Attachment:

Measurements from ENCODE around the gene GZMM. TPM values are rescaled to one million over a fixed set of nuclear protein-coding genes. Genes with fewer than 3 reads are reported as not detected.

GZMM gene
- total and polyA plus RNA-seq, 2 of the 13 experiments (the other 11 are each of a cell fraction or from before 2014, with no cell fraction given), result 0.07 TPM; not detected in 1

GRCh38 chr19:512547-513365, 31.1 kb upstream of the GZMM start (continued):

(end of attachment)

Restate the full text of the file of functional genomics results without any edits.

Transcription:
Measurements from ENCODE around the gene GZMM. TPM values are rescaled to one million over a fixed set of nuclear protein-coding genes. Genes with fewer than 3 reads are reported as not detected.

GZMM gene
- total and polyA plus RNA-seq, 2 of the 13 experiments (the other 11 are each of a cell fraction or from before 2014, with no cell fraction given), result 0.07 TPM; not detected in 1

GRCh38 chr19:512547-513365, 31.1 kb upstream of the GZMM start (continued):